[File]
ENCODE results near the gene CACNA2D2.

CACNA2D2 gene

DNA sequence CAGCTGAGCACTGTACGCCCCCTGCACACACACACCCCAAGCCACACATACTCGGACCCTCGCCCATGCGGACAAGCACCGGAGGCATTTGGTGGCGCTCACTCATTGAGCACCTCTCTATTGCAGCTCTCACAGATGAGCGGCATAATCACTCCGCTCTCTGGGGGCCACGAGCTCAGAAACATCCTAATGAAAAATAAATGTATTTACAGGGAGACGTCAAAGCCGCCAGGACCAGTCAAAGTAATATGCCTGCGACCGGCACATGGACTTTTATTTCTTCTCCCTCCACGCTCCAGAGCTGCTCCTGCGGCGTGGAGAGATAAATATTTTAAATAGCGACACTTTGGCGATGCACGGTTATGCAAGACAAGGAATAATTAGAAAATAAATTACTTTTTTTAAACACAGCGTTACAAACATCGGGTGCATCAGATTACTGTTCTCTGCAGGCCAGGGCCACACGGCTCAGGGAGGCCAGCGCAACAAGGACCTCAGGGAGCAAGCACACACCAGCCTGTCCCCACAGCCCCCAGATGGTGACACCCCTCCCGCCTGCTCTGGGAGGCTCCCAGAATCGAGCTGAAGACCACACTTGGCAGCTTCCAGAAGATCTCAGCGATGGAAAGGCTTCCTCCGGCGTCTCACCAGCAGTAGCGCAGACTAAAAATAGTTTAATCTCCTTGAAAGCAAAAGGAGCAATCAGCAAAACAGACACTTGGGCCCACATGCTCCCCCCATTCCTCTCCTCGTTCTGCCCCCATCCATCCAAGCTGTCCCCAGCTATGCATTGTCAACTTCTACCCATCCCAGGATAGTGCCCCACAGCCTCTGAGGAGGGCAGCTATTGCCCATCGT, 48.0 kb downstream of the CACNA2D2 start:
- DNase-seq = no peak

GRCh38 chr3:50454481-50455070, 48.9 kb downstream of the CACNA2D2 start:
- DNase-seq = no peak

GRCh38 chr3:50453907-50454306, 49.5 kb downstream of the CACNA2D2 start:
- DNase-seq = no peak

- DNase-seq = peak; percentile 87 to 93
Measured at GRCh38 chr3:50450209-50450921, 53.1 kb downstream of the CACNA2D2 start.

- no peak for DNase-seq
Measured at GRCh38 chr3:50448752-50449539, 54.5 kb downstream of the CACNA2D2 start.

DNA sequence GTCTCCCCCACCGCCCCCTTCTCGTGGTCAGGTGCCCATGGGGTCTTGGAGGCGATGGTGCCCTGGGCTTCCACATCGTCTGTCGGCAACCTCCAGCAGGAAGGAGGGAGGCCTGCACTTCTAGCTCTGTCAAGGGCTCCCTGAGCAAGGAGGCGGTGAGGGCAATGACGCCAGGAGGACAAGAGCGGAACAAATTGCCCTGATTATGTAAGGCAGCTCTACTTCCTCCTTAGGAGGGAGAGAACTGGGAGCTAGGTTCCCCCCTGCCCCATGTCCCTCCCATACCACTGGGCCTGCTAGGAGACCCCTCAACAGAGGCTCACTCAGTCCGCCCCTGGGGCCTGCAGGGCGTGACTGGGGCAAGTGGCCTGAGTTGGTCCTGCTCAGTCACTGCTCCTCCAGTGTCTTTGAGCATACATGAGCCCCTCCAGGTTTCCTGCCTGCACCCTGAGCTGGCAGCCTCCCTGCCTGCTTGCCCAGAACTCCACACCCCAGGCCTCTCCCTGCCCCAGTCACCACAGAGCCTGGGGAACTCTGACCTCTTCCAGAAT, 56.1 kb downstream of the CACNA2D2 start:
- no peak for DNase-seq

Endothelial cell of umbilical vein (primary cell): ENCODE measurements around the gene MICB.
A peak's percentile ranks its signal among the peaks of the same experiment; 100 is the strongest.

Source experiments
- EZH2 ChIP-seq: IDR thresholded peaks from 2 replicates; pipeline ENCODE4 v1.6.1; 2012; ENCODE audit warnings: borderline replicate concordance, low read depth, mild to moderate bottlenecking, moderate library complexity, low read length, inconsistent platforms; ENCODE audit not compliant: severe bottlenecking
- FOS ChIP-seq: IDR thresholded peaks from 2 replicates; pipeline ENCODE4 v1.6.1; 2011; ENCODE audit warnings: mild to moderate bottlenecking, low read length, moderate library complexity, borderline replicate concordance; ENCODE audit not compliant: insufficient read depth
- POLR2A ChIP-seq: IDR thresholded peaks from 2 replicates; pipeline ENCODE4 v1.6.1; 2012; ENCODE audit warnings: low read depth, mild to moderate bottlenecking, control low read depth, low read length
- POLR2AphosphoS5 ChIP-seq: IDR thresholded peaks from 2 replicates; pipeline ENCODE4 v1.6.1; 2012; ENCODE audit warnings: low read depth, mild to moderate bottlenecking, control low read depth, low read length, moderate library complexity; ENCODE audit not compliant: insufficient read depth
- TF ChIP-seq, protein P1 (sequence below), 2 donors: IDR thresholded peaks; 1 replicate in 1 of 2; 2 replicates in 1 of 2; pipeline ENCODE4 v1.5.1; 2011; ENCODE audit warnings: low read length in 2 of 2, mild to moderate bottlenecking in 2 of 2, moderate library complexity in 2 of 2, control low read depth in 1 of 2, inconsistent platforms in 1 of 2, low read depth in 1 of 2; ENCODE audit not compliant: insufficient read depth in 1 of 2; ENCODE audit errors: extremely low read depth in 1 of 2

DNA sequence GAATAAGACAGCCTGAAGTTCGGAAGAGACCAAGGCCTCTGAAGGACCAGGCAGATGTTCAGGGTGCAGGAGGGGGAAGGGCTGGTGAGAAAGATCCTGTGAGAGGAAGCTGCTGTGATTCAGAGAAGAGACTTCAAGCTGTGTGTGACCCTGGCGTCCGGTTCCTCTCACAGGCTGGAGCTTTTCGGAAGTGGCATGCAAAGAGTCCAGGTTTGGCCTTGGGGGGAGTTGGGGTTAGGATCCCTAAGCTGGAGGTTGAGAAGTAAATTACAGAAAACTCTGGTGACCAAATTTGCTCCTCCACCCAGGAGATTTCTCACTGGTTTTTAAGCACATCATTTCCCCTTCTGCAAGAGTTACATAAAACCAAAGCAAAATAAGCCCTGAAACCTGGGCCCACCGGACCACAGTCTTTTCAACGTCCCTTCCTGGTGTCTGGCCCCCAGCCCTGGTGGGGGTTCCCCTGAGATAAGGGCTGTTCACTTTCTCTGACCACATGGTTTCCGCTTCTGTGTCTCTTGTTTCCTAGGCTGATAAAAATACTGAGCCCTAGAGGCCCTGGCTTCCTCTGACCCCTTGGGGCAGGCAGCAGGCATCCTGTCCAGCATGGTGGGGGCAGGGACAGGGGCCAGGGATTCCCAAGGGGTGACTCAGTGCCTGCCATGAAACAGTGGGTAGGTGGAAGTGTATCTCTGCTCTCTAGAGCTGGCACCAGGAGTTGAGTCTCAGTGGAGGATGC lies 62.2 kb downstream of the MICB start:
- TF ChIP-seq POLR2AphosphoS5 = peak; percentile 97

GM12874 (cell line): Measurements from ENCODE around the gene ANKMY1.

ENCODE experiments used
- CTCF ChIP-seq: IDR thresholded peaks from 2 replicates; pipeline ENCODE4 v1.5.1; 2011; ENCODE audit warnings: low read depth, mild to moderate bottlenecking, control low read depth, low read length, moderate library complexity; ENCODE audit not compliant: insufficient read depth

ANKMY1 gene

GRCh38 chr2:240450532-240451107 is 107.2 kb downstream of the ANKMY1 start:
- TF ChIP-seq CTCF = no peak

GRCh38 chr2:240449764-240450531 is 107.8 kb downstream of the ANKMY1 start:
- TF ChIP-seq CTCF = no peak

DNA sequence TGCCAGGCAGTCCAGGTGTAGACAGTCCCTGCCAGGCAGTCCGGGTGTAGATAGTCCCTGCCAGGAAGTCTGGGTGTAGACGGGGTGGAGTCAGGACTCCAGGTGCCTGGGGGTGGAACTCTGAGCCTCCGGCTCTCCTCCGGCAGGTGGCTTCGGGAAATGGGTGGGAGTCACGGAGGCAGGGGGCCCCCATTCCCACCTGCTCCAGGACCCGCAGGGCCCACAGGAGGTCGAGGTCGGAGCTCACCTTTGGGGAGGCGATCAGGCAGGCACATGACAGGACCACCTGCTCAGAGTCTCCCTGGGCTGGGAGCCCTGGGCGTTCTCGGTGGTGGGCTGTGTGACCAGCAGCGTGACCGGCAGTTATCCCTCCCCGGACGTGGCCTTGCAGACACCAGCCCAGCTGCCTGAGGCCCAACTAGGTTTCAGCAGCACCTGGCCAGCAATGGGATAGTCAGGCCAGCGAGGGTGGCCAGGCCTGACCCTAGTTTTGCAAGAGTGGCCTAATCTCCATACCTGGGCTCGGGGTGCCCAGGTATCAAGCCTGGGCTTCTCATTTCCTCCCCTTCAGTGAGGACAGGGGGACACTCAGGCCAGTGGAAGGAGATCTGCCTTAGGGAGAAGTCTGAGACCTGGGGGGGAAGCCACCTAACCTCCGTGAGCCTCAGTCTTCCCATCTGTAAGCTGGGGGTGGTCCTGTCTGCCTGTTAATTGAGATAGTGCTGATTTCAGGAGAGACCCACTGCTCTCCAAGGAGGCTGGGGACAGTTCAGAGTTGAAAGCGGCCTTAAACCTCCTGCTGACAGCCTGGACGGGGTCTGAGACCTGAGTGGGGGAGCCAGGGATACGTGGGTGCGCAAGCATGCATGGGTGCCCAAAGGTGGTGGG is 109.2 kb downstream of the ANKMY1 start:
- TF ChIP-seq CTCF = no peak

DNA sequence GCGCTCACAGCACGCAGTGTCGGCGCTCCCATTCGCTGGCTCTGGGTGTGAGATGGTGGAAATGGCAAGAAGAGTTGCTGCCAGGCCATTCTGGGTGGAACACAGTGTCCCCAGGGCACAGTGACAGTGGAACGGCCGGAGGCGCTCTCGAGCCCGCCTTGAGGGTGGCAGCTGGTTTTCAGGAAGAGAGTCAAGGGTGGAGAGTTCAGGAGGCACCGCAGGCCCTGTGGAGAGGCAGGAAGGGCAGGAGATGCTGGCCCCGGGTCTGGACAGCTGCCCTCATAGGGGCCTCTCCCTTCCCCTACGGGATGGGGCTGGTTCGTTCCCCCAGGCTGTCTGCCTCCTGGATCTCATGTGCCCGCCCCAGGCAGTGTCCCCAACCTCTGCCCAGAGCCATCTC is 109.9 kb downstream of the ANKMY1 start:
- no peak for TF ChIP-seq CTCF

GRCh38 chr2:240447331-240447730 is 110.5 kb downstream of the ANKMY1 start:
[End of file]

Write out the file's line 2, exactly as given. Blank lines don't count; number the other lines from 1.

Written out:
CACNA2D2 gene